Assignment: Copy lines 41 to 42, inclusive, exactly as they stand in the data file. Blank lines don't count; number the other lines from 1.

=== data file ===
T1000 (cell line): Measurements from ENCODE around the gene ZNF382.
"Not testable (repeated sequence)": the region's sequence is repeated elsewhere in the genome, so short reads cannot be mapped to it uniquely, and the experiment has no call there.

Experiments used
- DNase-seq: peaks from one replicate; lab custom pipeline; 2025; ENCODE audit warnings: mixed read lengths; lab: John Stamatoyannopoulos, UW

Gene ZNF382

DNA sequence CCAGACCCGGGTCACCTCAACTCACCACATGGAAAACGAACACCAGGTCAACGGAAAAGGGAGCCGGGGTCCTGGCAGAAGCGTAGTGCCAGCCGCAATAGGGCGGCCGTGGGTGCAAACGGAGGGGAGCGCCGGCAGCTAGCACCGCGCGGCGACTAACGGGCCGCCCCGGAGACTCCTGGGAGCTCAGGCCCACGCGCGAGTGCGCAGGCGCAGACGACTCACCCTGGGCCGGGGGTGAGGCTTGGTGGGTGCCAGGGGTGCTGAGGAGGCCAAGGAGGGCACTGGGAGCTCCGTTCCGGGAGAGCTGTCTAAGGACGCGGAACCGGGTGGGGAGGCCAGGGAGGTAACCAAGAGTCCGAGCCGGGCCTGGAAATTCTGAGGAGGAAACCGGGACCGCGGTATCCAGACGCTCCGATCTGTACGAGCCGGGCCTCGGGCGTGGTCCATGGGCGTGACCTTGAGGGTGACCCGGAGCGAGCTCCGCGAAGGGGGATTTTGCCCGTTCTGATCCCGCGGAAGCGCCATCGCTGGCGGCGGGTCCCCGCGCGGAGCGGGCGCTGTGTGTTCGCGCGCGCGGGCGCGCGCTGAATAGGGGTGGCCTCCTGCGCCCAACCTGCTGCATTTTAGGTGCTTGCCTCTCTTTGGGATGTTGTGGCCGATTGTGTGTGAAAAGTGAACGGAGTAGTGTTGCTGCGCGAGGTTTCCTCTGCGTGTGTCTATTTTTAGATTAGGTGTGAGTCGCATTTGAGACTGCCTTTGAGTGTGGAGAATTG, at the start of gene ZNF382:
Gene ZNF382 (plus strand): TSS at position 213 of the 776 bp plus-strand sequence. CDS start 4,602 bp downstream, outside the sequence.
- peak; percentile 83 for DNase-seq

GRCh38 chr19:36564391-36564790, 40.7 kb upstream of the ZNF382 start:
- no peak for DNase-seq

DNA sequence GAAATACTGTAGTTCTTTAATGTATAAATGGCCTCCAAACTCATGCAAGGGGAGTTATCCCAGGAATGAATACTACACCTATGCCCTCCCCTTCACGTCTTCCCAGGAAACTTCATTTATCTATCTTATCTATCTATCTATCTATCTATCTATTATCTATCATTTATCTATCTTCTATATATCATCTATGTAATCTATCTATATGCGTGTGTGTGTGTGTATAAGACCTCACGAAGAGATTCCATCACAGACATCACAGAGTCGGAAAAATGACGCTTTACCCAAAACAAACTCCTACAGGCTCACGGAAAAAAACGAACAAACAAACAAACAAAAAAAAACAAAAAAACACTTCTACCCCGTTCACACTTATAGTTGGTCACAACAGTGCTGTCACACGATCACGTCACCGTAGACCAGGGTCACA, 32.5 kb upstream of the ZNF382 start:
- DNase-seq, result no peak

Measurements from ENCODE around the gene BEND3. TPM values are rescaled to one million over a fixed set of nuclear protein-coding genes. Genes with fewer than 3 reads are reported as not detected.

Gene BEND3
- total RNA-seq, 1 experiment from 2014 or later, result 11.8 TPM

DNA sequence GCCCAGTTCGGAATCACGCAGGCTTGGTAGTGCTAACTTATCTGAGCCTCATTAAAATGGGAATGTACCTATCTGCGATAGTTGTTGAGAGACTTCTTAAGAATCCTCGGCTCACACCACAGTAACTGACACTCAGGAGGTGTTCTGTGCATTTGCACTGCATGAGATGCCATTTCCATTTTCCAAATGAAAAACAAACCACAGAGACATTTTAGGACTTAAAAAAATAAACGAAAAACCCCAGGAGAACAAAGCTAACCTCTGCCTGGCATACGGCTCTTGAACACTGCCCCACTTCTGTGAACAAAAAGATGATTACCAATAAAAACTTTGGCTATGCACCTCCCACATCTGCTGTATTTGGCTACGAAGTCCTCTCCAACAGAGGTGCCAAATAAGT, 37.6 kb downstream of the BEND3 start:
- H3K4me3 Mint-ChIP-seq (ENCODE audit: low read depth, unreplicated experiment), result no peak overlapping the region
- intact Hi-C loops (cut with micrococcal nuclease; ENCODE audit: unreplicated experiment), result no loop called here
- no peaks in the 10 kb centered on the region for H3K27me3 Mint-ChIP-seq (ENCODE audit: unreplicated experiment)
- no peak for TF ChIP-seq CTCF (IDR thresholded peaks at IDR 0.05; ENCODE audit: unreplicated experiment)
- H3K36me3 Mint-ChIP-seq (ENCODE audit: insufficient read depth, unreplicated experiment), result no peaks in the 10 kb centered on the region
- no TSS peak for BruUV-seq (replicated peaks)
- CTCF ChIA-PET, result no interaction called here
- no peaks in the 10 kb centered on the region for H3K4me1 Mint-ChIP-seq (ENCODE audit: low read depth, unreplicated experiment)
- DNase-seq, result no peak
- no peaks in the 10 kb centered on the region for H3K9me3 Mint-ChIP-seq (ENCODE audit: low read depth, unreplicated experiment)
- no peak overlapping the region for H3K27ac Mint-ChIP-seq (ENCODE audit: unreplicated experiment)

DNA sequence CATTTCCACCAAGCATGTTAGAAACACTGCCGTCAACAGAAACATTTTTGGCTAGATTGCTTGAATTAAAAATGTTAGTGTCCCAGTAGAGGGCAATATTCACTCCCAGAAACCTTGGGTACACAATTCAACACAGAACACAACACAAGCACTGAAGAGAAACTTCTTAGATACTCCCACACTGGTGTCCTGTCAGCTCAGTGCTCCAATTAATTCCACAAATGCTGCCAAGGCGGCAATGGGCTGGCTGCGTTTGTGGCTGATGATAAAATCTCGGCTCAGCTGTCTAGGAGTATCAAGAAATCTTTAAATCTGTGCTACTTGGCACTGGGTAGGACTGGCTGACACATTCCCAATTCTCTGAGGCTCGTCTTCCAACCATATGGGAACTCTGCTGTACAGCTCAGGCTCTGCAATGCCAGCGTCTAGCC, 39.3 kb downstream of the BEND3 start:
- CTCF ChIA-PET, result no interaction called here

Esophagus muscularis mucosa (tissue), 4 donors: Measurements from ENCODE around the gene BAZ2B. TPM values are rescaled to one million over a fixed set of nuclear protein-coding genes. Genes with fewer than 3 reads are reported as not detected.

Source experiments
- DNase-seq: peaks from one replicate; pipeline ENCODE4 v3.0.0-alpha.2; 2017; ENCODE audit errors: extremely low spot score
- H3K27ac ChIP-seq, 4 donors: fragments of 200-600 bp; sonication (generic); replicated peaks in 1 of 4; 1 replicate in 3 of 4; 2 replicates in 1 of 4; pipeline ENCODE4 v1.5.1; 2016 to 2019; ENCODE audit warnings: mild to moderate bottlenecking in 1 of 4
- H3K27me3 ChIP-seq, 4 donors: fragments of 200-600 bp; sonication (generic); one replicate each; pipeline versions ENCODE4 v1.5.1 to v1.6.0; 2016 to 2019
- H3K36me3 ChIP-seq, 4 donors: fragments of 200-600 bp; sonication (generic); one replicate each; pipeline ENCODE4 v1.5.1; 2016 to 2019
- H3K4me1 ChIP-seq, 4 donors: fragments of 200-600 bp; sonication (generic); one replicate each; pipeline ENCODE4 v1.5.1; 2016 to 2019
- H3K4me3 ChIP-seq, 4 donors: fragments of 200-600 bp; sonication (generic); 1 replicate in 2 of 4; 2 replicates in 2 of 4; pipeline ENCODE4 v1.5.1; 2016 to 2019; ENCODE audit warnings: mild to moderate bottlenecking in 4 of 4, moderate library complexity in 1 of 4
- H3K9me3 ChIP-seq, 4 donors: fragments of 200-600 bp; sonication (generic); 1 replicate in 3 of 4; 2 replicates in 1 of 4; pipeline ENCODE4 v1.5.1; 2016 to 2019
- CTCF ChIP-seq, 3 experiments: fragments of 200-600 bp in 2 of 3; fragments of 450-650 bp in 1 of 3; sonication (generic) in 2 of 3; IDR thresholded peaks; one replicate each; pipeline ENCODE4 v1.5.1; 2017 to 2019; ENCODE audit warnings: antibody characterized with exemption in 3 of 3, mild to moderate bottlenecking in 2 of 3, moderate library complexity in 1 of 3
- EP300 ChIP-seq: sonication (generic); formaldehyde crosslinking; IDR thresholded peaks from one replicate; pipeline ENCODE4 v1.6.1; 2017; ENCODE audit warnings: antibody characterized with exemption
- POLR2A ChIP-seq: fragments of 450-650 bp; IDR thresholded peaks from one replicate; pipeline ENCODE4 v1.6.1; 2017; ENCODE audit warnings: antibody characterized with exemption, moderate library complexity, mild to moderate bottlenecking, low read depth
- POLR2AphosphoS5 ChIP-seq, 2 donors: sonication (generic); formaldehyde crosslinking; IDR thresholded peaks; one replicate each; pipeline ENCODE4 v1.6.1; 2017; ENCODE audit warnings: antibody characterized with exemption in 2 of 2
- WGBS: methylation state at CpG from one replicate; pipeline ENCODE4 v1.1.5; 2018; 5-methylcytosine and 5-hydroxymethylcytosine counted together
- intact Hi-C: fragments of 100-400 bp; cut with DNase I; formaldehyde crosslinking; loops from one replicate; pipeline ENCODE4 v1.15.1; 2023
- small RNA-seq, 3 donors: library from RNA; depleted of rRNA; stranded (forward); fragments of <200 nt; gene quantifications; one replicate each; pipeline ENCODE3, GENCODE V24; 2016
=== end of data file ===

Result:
- POLR2A ChIP-seq: fragments of 450-650 bp; IDR thresholded peaks from one replicate; pipeline ENCODE4 v1.6.1; 2017; ENCODE audit warnings: antibody characterized with exemption, moderate library complexity, mild to moderate bottlenecking, low read depth
- POLR2AphosphoS5 ChIP-seq, 2 donors: sonication (generic); formaldehyde crosslinking; IDR thresholded peaks; one replicate each; pipeline ENCODE4 v1.6.1; 2017; ENCODE audit warnings: antibody characterized with exemption in 2 of 2